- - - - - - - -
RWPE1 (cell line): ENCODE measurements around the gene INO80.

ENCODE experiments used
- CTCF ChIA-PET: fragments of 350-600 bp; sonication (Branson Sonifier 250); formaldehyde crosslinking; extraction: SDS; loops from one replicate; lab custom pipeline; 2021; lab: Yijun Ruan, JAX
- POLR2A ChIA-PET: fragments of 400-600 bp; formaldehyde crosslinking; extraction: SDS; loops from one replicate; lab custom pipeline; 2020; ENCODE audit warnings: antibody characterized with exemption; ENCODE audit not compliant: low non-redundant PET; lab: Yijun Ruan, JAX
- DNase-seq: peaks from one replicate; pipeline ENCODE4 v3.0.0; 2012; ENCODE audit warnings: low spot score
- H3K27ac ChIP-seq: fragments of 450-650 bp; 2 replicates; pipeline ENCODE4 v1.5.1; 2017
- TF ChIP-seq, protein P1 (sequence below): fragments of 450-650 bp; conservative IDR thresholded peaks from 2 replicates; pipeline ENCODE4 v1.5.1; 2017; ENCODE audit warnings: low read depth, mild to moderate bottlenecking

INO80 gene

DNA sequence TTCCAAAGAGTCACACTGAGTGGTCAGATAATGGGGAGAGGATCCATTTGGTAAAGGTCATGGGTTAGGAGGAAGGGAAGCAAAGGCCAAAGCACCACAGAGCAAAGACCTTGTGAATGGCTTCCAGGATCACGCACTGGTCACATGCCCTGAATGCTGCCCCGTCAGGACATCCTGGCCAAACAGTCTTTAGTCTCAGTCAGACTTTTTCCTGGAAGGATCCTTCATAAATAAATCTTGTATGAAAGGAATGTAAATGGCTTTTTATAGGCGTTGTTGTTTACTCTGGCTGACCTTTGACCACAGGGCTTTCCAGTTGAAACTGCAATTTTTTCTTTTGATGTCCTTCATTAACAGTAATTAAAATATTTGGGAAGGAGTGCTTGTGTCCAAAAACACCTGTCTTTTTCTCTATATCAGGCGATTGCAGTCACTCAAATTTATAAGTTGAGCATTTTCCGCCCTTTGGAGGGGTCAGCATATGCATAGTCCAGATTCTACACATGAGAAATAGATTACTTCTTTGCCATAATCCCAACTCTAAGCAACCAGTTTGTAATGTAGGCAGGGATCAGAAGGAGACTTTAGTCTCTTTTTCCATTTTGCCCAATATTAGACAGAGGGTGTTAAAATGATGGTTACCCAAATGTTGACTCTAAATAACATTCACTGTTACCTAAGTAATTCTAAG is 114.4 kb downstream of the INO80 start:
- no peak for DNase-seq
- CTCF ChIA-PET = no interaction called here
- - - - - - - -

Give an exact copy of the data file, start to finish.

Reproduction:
RWPE1 (cell line): ENCODE measurements around the gene INO80.

ENCODE experiments used
- CTCF ChIA-PET: fragments of 350-600 bp; sonication (Branson Sonifier 250); formaldehyde crosslinking; extraction: SDS; loops from one replicate; lab custom pipeline; 2021; lab: Yijun Ruan, JAX
- POLR2A ChIA-PET: fragments of 400-600 bp; formaldehyde crosslinking; extraction: SDS; loops from one replicate; lab custom pipeline; 2020; ENCODE audit warnings: antibody characterized with exemption; ENCODE audit not compliant: low non-redundant PET; lab: Yijun Ruan, JAX
- DNase-seq: peaks from one replicate; pipeline ENCODE4 v3.0.0; 2012; ENCODE audit warnings: low spot score
- H3K27ac ChIP-seq: fragments of 450-650 bp; 2 replicates; pipeline ENCODE4 v1.5.1; 2017
- TF ChIP-seq, protein P1 (sequence below): fragments of 450-650 bp; conservative IDR thresholded peaks from 2 replicates; pipeline ENCODE4 v1.5.1; 2017; ENCODE audit warnings: low read depth, mild to moderate bottlenecking

INO80 gene

DNA sequence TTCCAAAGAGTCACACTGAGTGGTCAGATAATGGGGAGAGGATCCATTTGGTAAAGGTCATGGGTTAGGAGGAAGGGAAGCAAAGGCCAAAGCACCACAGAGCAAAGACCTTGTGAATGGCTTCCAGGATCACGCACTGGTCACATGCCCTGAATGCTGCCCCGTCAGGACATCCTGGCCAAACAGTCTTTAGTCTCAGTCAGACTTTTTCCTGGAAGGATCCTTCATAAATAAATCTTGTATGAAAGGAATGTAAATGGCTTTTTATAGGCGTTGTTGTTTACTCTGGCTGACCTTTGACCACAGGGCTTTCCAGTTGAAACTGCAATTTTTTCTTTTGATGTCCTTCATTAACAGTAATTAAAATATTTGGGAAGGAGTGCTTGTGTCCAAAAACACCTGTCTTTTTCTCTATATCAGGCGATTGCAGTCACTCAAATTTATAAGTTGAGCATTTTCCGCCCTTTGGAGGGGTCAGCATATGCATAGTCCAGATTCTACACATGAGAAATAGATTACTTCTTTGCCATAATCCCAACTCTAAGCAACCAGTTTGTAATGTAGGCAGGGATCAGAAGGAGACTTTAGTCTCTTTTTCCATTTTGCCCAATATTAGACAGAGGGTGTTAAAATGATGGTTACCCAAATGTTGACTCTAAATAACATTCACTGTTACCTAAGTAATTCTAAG is 114.4 kb downstream of the INO80 start:
- no peak for DNase-seq
- CTCF ChIA-PET = no interaction called here